BOSTON – Yuki Kawauchi will attempt to defend his Boston Marathon crown on Monday with Mother Nature poised to lend a hand in the 123rd edition of the prestigious annual showpiece.
A year ago, the eccentric Kawauchi upset a star-studded field to prevail in foul conditions in a time of 2 hours, 15 minutes and 54 seconds, the slowest winning time in the Boston Marathon since 1976.
With rain, wind and chilly temperatures expected to test runners once more, Kawauchi could well thrive again as he attempts to become the first man since Robert Kipkoech Cheruiyot in 2008 to defend the title.
Kawauchi’s victory was a stunning triumph for the 32-year-old, who for much of his career held down a full-time job as a government clerk while simultaneously training and competing in marathons around the world.
This year’s Boston Marathon will also be a family affair for Kawauchi, whose mother Mika is running in the women’s race.
Kawauchi meanwhile said he expects his rivals to eye him more warily following his win last year.
“Regardless of the weather conditions, the other athletes probably are going to be paying more attention to me than they did last year,” Kawauchi told the Boston Globe.
To be successful, Kawauchi will need to overcome a field which includes five of Boston’s six winners going back to the 2012 race, won by Kenya’s Wesley Korir. The only recent winner not taking part is 2014 champion Meb Keflezighi of the United States.
The biggest threats could come from 2017 Boston and world champion Geoffrey Kirui of Kenya and Ethiopia’s Lelisa Desisa, the 2013 and 2015 Boston champion and winner of the New York Marathon last year.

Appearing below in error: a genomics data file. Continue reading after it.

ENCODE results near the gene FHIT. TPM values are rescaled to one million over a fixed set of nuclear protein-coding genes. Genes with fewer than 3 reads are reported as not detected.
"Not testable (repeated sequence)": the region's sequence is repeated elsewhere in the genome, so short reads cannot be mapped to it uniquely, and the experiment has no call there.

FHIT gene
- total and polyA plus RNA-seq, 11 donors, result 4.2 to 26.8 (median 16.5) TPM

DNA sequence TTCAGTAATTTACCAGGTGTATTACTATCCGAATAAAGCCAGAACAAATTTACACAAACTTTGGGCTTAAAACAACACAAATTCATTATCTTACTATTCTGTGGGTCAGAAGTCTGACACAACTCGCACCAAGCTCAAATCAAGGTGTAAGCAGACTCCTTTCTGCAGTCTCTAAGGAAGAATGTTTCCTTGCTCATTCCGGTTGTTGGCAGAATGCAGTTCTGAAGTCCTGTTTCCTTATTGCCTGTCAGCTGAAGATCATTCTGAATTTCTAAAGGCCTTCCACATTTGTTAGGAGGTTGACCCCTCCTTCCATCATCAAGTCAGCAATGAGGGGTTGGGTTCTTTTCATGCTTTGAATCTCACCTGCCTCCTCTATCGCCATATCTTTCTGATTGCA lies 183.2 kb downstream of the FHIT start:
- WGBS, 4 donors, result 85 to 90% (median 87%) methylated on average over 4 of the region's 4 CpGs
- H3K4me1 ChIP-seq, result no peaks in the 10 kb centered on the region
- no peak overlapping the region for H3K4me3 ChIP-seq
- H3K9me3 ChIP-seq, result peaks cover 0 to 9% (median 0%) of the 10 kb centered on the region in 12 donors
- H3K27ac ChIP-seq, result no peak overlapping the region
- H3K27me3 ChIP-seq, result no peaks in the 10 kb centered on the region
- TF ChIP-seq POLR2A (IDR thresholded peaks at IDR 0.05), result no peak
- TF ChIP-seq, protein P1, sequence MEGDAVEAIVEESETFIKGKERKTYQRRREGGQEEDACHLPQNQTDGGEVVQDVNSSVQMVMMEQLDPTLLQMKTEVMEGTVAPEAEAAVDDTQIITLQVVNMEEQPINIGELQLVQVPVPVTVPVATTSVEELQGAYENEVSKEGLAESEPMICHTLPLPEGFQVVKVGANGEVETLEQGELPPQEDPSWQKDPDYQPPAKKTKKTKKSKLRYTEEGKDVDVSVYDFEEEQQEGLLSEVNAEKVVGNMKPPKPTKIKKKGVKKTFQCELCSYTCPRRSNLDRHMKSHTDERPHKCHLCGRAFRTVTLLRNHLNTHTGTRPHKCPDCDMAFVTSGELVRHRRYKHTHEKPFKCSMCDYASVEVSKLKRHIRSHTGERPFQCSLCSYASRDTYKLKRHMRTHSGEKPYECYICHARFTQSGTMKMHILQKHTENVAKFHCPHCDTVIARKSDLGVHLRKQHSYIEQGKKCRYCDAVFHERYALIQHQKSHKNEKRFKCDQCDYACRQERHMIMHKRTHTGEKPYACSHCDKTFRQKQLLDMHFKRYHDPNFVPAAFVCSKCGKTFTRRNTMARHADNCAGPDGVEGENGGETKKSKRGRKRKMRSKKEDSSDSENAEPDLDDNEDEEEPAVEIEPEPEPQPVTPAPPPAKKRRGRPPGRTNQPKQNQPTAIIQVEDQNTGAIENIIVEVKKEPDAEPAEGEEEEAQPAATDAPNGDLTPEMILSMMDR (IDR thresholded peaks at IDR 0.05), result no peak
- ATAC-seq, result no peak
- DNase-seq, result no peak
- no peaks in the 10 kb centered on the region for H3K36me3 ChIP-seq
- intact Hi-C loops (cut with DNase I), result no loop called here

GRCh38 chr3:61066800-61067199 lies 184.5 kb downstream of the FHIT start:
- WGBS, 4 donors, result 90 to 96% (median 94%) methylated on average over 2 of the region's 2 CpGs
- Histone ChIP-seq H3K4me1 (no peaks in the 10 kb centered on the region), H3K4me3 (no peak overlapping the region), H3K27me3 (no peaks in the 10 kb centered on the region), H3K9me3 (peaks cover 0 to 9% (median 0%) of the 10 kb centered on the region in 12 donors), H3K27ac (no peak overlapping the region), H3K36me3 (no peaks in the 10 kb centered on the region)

In the women’s race, meanwhile, defending champion Desiree Linden is once more hoping to exploit the challenging conditions forecast for Monday.
Linden was the first American woman to triumph in Boston since 1985 when she outlasted her rivals last year to win in 2:39:54. Last year’s winning time was the slowest since Gayle Barron won the 1978 race in 2:44:52.
Linden however said this week that her victory in last year’s race, which followed a long sequence of top-10 finishes without a win, had lifted a weight off her shoulders.
“I felt like I always had this in me and it was becoming a monkey-on-the-back type thing, even though it was really difficult and not a guarantee by any means,” Linden said.
“Once that was checked off and done, I’m free to take bigger chances and be picky with races. If it’s not exciting me, if it isn’t something I’m passionate about running, I’m not going to do it.”
The 35-year-old said she plans to take a more risky approach on Monday against a field which includes 2017 champion Edna Kiplagat, 2015 winner Caroline Rotich and Kenya’s Sharon Cherop, a victor in Boston in 2012.
“I would love to win again,” said Linden. “But I’m also willing to stick my neck out a little more than ever before to race aggressively.
“And if it all goes sideways, that’s a possibility, too. I’m comfortable putting myself on the line and risking that. Which is different than the past.”